THE numbers show that the government has managed to arrest growth in fiscal deficit — the difference between the government’s income and expenditure — as a ratio of GDP during the first nine months of the present financial year to March. But the problem with numbers is that they are often used by governments to mask the reality. The government may have brought down the deficit to 3.6pc of GDP from 3.8pc a year ago through a reduction in development spending and a provincial surplus of nearly 1pc of the size of the economy. But the question is: can it keep it at that level during the last quarter of the fiscal? That would be near impossible. The fiscal gap is estimated to grow to at least 7.5pc by the close of the fiscal year as the government’s bills become due, the expenditure side of its balance sheet expands and the provincial surplus disappears into thin air. That makes a lower deficit number at this stage irrelevant unless the government can contain it at that level in the last quarter as well.
The more important numbers in the summary of the country’s fiscal operations relate to the spiking cost of debt servicing, and the burden placed on common people through indirect taxes and levies. The debt-servicing expense has shot up by almost 12pc to Rs2.1tr or equal to 82pc of total revenues, forcing the government to borrow more money to pay its other bills. The share of indirect taxes and levies — which impact, directly and heavily, low-middle-income groups — in revenues is surging. The collection of petroleum levy, for example, has jumped by a whopping 87pc and of indirect taxes by 14pc (compared to 9pc increase in direct taxes). The fiscal deficit is at the heart of our chronic economic troubles and the government’s inability to invest in infrastructure to forge growth. Indeed, the government has been successful in achieving primary surplus — the difference between revenues and expenditure excluding debt payments — in the last two years. But this was done by curbing essential expenditure, especially development spending, at the cost of people’s well-being and jobs rather than by increasing its tax revenues. There is no possibility of decreasing the overall budget deficit and controlling growth in public debt without rapidly raising tax collection. For that the PTI government will have to undertake tax reforms, which may hurt powerful lobbies. Does it have the political will for that? It has not really shown any so far.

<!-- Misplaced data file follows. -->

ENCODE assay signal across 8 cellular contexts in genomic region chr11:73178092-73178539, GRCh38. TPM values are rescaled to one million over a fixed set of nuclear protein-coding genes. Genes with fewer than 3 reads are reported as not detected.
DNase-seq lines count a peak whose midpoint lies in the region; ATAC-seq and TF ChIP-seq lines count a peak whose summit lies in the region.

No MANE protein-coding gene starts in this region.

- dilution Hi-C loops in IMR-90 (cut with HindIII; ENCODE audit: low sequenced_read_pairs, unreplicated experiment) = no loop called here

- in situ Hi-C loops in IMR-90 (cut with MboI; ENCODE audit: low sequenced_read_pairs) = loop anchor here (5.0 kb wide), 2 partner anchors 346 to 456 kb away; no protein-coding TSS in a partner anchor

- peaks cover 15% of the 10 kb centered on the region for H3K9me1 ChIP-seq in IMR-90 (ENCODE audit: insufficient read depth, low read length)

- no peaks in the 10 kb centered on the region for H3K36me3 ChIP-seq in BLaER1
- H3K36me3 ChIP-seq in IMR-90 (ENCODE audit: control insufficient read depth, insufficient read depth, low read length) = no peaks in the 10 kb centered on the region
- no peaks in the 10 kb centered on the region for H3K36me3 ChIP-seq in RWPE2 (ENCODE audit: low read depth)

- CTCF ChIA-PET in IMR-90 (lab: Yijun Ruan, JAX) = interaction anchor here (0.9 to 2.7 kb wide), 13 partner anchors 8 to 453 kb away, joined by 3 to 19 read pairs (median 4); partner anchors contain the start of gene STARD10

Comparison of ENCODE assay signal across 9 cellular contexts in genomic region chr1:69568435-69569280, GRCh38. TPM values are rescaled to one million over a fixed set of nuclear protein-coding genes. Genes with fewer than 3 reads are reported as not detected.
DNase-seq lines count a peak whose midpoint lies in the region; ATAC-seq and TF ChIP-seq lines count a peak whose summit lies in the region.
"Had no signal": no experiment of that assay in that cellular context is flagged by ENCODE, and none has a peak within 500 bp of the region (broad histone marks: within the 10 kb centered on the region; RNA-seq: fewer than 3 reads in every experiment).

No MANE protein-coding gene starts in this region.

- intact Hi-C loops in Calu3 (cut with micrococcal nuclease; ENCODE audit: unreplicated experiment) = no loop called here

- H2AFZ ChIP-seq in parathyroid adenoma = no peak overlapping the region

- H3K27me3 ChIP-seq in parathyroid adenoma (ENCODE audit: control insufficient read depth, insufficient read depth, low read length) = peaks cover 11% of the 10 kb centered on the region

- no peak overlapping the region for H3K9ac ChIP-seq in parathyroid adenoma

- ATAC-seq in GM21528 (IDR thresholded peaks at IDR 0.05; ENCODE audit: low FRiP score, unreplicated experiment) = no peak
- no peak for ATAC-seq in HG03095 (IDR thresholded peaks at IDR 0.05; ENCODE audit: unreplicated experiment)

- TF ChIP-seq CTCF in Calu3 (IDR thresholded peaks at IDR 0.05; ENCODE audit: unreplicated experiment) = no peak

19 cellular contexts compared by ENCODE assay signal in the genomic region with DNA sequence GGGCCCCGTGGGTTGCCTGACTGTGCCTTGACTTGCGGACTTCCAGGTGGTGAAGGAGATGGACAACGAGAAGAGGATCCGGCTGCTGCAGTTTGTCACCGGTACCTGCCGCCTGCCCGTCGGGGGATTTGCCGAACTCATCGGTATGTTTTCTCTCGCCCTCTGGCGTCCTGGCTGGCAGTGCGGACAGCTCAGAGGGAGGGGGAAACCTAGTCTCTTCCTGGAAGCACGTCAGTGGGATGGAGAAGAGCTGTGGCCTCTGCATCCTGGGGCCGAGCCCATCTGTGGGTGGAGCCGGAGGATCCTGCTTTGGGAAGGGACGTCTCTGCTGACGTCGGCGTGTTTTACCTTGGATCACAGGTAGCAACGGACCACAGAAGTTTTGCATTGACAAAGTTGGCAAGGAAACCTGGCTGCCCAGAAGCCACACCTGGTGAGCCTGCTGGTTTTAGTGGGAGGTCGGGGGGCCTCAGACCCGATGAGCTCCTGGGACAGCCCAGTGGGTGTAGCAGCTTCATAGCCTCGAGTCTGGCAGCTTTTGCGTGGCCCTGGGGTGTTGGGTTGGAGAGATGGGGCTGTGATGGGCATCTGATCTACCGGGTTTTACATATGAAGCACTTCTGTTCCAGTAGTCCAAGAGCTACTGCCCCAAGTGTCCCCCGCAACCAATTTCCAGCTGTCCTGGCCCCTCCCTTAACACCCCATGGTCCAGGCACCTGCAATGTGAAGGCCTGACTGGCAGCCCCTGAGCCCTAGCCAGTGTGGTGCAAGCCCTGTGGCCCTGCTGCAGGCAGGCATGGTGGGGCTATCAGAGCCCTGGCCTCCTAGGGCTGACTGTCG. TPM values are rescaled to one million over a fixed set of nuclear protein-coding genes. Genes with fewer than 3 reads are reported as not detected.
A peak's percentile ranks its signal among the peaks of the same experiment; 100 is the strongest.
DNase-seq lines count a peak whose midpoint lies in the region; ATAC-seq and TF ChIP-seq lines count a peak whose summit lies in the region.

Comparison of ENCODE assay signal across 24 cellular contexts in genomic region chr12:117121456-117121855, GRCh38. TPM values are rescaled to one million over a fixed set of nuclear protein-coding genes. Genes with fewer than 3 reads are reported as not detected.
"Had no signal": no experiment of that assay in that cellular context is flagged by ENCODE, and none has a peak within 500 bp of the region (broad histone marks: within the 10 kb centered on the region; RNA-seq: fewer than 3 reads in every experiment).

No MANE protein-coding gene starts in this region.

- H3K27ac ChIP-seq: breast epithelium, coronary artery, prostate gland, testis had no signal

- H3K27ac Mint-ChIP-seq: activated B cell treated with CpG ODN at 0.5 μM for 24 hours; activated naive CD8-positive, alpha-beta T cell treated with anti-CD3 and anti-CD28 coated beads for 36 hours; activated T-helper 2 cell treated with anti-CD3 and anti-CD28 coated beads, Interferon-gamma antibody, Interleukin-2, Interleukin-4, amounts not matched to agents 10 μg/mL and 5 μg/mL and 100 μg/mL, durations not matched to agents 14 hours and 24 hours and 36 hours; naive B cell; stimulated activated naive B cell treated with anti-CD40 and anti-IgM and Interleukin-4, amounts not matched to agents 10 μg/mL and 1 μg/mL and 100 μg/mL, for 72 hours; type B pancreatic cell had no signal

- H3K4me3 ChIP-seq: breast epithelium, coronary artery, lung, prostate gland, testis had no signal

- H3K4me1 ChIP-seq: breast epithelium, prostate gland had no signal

Published in Dawn, May 8th, 2021